The PowerBook would need better graphics and better processor and cooling that didn't need fans. I think it could be a while away. It took a year to make an iMac (from the PowerMac, how long have they been working on it for before that?!) I reckon next WWDC there will be a thin G5, but i want to say April, with Tiger (that's a little optimistic though).
  • Reply 28 of 64


    Tom Boger, director of Apple's worldwide product marketing, told The Mac Observer that consumers shouldn't expect the G5 in a portable for the forseeable future.



    "The new iMac G5 (desktop) is thin, but (the G5) is not thin enough for a laptop right now, "Mr. Boger said. "There are great challenges in putting a G5 processor in a laptop. The issues range from power to cooling and its overall size...You're not going to see a G5 in a laptop anytime soon."



    Mr. Boger ruled out any G5 laptop this year, and would not even speculate when such a product would be available.








    I for one would welcome a dual-core G4 but I suspect Apple will simply wait as long as possible (January) and then release the last G4 based on the current architecture.
  • Reply 29 of 64
    rhumgodrhumgod Posts: 1,289member
    Quote:

    Originally posted by TWinbrook46636

    [i]"The new iMac G5 (desktop) is thin, but (the G5) is not thin enough for a laptop right now, "Mr. Boger said. "There are great challenges in putting a G5 processor in a laptop. The issues range from power to cooling and its overall size...You're not going to see a G5 in a laptop anytime soon."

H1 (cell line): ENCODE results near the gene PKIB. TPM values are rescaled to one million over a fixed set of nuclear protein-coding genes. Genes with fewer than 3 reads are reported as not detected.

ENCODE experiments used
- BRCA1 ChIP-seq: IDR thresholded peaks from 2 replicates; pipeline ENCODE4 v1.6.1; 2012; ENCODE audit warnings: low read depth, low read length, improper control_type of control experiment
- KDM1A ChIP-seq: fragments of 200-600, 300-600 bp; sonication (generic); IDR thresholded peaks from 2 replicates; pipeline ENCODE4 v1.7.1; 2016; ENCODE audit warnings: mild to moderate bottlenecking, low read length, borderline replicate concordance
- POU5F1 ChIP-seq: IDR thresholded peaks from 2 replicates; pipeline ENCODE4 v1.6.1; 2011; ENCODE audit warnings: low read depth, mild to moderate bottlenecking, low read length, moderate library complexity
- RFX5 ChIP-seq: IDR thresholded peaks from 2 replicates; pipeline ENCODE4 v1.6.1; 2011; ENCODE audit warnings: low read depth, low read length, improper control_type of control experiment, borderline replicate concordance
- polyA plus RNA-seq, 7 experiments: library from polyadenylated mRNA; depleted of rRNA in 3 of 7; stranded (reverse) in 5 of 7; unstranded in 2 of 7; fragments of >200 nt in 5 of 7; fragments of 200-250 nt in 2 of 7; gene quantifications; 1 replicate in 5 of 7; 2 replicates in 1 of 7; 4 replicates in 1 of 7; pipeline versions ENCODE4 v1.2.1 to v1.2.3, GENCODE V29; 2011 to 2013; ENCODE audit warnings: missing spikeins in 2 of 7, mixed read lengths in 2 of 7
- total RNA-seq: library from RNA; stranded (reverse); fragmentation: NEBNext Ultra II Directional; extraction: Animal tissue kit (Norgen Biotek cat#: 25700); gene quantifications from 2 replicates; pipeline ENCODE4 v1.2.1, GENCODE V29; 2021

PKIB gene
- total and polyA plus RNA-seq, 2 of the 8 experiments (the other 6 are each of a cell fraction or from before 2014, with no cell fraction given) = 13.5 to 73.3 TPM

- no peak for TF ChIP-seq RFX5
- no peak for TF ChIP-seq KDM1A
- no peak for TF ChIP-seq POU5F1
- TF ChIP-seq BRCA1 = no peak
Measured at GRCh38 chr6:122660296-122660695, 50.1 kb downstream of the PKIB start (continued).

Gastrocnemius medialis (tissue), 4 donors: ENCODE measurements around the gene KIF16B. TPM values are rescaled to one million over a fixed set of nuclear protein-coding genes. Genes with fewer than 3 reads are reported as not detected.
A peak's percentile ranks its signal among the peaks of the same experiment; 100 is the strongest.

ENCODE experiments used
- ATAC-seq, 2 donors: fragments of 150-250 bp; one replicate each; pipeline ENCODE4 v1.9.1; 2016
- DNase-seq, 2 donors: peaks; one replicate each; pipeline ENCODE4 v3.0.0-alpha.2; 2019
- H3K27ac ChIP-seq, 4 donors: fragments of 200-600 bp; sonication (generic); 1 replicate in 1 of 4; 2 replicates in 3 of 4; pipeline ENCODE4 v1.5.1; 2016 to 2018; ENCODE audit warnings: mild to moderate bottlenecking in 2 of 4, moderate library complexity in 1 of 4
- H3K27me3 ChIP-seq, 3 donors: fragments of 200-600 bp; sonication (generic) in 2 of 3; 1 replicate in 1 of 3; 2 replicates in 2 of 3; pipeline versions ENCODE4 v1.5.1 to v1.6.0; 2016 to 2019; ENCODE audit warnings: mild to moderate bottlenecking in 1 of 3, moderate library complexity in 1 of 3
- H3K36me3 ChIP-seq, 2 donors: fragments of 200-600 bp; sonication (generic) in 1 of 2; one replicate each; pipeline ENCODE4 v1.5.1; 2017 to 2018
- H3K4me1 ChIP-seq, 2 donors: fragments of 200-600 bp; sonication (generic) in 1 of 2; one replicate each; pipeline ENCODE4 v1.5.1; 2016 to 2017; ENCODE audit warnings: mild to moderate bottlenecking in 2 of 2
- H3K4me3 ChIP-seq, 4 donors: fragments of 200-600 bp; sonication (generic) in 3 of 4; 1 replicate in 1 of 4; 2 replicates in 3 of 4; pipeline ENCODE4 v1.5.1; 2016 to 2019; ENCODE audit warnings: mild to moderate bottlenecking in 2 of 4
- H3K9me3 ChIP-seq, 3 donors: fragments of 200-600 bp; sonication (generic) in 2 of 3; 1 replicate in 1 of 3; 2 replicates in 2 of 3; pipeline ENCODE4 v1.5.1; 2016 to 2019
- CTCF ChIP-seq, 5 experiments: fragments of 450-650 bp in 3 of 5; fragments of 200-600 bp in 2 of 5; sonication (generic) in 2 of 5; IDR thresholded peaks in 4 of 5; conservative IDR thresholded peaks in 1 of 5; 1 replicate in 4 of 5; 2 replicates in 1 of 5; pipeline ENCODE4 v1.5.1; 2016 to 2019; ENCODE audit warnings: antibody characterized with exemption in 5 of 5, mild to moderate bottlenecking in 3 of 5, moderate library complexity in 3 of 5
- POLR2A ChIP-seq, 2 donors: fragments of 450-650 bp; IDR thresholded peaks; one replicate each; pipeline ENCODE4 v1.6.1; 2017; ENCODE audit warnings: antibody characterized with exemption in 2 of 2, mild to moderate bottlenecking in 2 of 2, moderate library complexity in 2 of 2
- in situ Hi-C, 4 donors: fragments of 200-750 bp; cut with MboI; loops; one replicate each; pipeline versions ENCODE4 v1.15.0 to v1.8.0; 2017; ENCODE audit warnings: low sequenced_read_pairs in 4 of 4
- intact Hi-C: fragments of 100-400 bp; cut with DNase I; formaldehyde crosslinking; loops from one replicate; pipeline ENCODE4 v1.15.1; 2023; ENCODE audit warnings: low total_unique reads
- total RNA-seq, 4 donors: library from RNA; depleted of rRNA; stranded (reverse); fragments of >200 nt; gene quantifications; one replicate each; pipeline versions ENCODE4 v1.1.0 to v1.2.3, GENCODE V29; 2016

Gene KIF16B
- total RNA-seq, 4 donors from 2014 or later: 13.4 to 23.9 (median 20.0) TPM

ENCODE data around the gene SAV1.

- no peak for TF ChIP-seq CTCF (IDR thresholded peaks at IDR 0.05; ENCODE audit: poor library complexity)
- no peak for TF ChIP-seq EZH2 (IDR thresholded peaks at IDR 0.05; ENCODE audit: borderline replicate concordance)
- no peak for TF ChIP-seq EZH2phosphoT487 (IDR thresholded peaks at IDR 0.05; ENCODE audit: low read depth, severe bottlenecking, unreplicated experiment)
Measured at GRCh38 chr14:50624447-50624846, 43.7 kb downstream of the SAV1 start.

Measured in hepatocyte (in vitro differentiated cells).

I'm not buying it....that statement, not the PowerBook G5. That, I will definitely buy!



    IBM says it's quite doable, Apple has released platform plugins for two PowerBook models. Nope, this just smells fishy.
  • Reply 30 of 64
    maccrazymaccrazy Posts: 2,657member
    Quote:

    Originally posted by Rhumgod

    I'm not buying it....that statement, not the PowerBook G5. That, I will definitely buy!



    IBM says it's quite doable, Apple has released platform plugins for two PowerBook models. Nope, this just smells fishy.




    I completely agree. Apple are blatantly pulling out all the stops to get this computer ready as soon as possible, now the iMac is out the way they will have more resources and I see it very soon, the longer we wait for an update the more likely it will be a G5. (I thought Apple had stopped receiving G4s from Motorola anyway? I thought IBM had done something? I don't know I'm probably confused!)
  • Reply 31 of 64
    Quote:

    Originally posted by Rhumgod

    Apple has released platform plugins for two PowerBook models. Nope, this just smells fishy.



    Which ones are they? How do you know they are not for a G4 PowerBook? If they say it's still a long way off I'm inclined to believe them. They seem to be hinting at a 65nm process for the G5 PowerBooks anyway.
  • Reply 32 of 64
    Quote:

    Originally posted by TWinbrook46636

    Which ones are they? How do you know they are not for a G4 PowerBook? If they say it's still a long way off I'm inclined to believe them. They seem to be hinting at a 65nm process for the G5 PowerBooks anyway.